With increasing e-cigarette use, flavored e-cigarettes and their appeal to youths have become a prominent concern. Advocacy groups and the American Academy of Pediatrics emphasize that nontobacco flavors may motivate youth vaping (ie, e-cigarette use) and increase conventional cigarette use (smoking).1–3 Given these concerns, the US Food and Drug Administration announced that it will enforce sales restrictions on e-cigarette cartridges with flavors other than tobacco and menthol unless the product has obtained Food and Drug Administration premarket authorization. However, industry representatives claim that such flavors are critical to attracting adults who smoke and want to quit.4–6 The tension between these perspectives—nontobacco flavors as a risk to youth vaping initiation vs a boon for adult smoking cessation—remains unresolved. Because vaping’s effect on conventional smoking is central to its health influence, understanding how flavored e-cigarette use is related to smoking initiation and cessation is critical to guiding policy. Henceforth, flavored and unflavored e-cigarettes refer to nontobacco (eg, fruit, candy, menthol, mint) and tobacco flavors, respectively.
Randomized clinical trials show that e-cigarettes can aid in adult smoking cessation.7–11 These findings may apply to adolescents who smoke, although that evidence is less robust.12 Concurrently, a meta-analysis of research on e-cigarettes and youth smoking initiation finds “strong and consistent evidence of an association between initial e-cigarette use and subsequent cigarette smoking initiation.”13 A recent analysis using Population Assessment of Tobacco and Health Study data2 found that previous e-cigarette use was associated with a 4-fold increase in youths’ risk of ever using conventional cigarettes relative to youths who had not vaped.
The association between e-cigarette flavors and smoking is of particular interest. Qualitative evidence suggests young adults who smoke perceive flavors as helpful in cutting down conventional cigarette use.14 However, a cross-sectional analysis of middle and high school students who had never smoked found stronger intentions to try conventional cigarettes among those using flavored rather than unflavored e-cigarettes.15 Furthermore, new use of 1 tobacco product is more strongly associated with continued use of that product 1 year later for flavored rather than unflavored products.16,17 However, the association of flavors in one product with use of another remains unclear.
Bans on conventional cigarette flavors other than tobacco and menthol do not apply to e-cigarettes.18 In 2018, San Francisco banned sales of flavored tobacco products, including flavored e-cigarettes.19 In March 2019, Congresswoman Diana DiGette filed legislation to ban e-cigarette flavors that attract youths unless manufacturers proved they did not contribute to the increase in youth vaping.20 Michigan banned flavored e-cigarette sales that September, followed by New York and other states. Some of these bans have since been stayed by the courts. Similar legislation is under consideration at the federal level.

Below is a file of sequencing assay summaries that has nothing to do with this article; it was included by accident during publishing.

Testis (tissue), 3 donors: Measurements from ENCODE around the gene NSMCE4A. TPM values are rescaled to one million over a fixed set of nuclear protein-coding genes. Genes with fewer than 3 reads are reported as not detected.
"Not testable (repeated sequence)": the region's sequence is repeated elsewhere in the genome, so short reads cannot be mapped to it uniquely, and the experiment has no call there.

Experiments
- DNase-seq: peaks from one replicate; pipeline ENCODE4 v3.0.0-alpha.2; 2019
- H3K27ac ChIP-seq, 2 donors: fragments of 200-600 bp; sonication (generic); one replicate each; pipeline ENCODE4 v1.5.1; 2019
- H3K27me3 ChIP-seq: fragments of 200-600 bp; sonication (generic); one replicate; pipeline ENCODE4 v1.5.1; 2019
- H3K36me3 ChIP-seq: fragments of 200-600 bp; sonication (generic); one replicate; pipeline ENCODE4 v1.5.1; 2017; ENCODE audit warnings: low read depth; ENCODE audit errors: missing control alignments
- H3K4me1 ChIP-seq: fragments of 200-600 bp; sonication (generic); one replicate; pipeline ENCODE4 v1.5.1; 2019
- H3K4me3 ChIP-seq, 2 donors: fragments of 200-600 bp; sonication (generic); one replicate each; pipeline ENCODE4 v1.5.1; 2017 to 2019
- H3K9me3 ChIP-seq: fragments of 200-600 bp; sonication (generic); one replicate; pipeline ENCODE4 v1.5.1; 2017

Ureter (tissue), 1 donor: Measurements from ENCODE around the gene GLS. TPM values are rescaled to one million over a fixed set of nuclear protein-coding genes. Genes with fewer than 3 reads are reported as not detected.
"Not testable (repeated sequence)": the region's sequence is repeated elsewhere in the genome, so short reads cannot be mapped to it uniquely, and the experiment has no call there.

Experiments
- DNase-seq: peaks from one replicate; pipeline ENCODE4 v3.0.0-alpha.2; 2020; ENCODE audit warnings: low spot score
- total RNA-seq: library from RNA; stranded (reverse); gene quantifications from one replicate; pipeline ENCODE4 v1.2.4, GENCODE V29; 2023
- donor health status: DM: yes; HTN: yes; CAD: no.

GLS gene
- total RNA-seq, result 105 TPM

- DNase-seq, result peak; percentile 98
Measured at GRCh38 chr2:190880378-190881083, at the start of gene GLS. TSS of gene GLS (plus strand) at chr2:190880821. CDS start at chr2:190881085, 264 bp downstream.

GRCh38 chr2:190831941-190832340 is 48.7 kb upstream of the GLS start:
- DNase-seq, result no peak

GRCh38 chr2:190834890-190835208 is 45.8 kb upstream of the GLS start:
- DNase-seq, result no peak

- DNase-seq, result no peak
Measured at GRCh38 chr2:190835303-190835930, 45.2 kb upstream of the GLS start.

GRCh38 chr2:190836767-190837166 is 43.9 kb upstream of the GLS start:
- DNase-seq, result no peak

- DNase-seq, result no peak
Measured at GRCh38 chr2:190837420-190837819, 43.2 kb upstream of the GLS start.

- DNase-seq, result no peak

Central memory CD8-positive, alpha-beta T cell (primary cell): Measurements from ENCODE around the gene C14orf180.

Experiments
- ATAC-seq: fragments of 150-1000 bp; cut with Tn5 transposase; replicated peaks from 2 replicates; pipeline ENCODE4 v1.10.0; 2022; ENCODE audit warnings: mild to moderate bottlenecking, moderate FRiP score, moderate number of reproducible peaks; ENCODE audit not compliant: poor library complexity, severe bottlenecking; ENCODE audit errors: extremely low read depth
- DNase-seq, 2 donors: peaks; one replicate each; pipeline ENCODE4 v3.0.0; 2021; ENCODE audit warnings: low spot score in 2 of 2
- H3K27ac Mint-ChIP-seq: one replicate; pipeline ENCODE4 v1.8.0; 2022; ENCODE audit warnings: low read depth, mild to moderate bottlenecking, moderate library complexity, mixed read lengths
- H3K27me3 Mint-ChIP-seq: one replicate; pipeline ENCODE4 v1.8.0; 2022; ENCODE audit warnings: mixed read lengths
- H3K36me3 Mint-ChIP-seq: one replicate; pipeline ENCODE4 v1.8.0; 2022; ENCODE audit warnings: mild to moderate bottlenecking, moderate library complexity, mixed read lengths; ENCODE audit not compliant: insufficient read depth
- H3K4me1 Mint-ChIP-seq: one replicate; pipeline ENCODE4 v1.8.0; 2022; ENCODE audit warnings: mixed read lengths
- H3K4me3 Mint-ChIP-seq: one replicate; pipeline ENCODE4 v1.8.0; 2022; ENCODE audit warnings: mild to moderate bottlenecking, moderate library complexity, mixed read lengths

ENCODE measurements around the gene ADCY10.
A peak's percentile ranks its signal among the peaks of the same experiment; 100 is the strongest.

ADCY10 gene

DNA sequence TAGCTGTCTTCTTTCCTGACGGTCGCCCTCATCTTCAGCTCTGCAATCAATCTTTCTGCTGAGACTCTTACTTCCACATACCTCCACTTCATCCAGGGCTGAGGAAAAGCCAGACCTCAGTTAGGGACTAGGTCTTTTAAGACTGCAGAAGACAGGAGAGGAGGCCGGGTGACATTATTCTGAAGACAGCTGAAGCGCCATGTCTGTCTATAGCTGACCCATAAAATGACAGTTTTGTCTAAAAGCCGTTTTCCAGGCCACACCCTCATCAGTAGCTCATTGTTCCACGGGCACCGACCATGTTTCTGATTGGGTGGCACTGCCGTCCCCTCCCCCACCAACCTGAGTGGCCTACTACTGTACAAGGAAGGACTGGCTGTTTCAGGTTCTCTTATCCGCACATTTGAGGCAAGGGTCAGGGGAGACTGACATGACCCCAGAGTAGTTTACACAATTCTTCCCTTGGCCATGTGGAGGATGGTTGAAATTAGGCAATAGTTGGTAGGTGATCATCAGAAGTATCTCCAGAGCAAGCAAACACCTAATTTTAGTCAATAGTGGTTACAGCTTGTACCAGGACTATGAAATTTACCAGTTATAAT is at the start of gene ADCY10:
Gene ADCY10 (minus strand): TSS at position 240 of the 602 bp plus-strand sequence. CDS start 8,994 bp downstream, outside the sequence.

It remains unclear whether flavor bans benefit public health. Current evidence on how flavor bans affect smoking is limited to hypothetical choice experiments. These studies generally suggest that flavor options (beyond menthol and tobacco) affect both youth and adult consumers’ preferences for e-cigarettes.21 However, 1 study found that although interest in e-cigarettes among adults who smoke varied with flavor descriptors, interest among adolescents who do not smoke did not.22 A separate analysis of individuals aged 18 to 64 years who currently smoke or recently quit smoking concluded that a federal ban on e-cigarette flavors would increase smoking, whereas banning menthol conventional cigarettes would reduce smoking.23
To inform this debate, we used nationally representative, longitudinal data from the Population Assessment of Tobacco and Health Study to estimate the association between e-cigarette flavor choice and smoking initiation among those who did not smoke at baseline as well as cessation among those who did smoke at baseline, separately for youths (12-17 years), emerging adults (18-24 years), and prime-age adults (25-54 years). Previous research with these data suggests that vaping may contribute to youth smoking initiation.2 This article expands on that work not only by assessing how vaping uptake relates to smoking among emerging and prime-age adults and youths but also by evaluating whether these associations differ between those using flavored vs unflavored e-cigarettes. We hypothesized that vaping uptake would be associated with increased youth and emerging adult initiation as well as increased emerging and prime-age adult cessation but that these associations would not vary by flavored vs unflavored e-cigarette use.